Summer Stars: SOJA
Our Summer Stars series continues as we share the latest from groups out there making the rounds on the festival circuit. Today it’s SOJA who will perform at Wakarusa and then at Bonnaroo. Here’s a link to all of our Summer Star pieces which we will post over the coming weeks.
The transcendental appeal of the Washington, D.C.- based SOJA has as much to do with their simply and traditionally constructed reggae tunes as it does with their universally appealing messages of hope and peace. Imbued with Earth-conscious themes, their newest record Strength to Survive was released this past January.
Hemphill acknowledges Bob Marley’s substantial influence on his music and, particularly, the reggae god’s later work like Uprising, Survival and Confrontation. “On those albums, he was starting to use 36 channel mixing boards, his voice got deeper and his music more complex,” notes Hemphill. With that in mind, SOJA strove to return to a “rootsier approach to recording” with producer John Alagia on Strength to Survive.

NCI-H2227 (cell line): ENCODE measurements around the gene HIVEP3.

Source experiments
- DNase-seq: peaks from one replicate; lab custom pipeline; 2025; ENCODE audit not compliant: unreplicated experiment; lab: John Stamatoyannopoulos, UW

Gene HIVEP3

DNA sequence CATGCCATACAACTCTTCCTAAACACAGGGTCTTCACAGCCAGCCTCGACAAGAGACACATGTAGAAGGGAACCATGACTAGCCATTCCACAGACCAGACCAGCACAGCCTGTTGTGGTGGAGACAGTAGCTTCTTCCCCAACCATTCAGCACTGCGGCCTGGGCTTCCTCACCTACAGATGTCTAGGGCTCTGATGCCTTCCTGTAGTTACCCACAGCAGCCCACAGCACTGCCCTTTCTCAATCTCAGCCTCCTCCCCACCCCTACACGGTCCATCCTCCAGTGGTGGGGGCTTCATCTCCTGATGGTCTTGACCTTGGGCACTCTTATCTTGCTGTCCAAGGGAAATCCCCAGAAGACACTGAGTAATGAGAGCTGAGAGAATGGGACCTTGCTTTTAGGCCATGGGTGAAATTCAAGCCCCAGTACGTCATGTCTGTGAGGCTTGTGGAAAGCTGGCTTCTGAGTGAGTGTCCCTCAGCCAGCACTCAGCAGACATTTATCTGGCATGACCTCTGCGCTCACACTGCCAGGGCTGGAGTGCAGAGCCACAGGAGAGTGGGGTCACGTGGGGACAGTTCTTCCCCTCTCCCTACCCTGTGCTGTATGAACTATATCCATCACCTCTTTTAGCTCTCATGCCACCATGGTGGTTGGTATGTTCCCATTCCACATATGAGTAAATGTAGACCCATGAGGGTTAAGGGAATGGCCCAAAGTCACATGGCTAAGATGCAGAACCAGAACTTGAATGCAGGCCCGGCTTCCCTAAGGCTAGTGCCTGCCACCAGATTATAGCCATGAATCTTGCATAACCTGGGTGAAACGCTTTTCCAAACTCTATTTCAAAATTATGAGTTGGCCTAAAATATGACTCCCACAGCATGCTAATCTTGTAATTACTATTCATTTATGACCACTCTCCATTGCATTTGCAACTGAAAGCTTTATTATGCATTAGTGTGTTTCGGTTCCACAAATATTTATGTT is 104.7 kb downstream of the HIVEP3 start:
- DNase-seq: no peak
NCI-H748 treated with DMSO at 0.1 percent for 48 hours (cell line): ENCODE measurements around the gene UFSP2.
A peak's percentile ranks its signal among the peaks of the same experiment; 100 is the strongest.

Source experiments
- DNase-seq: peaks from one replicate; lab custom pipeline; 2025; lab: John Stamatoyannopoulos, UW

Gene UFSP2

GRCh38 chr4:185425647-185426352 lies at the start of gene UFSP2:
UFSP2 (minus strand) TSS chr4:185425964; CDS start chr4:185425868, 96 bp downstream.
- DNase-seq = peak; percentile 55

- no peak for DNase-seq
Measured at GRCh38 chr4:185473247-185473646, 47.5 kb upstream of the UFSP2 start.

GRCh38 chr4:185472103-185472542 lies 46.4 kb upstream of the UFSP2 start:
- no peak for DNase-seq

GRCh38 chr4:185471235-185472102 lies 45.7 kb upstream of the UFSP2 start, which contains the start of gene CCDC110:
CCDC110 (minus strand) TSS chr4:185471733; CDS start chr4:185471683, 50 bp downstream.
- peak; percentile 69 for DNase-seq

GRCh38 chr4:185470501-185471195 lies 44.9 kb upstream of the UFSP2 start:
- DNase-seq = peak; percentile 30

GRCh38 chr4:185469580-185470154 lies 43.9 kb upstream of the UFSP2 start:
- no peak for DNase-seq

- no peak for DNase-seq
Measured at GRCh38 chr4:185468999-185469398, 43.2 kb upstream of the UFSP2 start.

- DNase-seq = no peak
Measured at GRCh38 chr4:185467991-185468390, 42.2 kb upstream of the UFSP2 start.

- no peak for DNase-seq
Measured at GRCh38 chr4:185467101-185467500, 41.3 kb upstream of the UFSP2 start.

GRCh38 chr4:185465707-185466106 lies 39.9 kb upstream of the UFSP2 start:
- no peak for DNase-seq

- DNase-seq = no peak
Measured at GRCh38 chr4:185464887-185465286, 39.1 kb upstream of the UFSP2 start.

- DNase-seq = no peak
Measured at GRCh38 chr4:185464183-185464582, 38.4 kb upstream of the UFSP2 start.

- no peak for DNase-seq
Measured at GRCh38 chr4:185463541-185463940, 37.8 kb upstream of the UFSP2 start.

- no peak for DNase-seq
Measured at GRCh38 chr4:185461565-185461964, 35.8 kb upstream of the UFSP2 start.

The seven-piece outfit – which includes bassist Bobby Lee who Hemphill met in the first grade – spent the last year and a half playing more than 360 gigs, headlining soldout tours across continents, opening for O.A.R. and sharing stages with the likes of the Dave Matthews Band and Matisyahu. This summer, the band will travel to a variety of festivals, including Wanee, Wakarusa, Bonnaroo and All Good, in addition to a tour with 311 and Slightly Stoopid. (They have also garnered a substantial following in South America.)“Pop music – especially American pop music – is about having money, sleeping with models, living in mansions, spending all of our time in clubs and generally being better than the rest of the world,” says Hemphill. “We sing about different things – things that actually matter. I think our fans appreciate that.”
Favorite summertime food: Quinoa, veggie skewers and tuna on the grill
Best album for a warm summer night: Bob Marley, Kaya or Paul Simon, There Goes Rhymin’ Simon
In the forest versus beach debate, I choose: The beach because the rhythm of the water is perfect for falling asleep, waking up, writing music – everything. Plus, storms are better to watch by open water.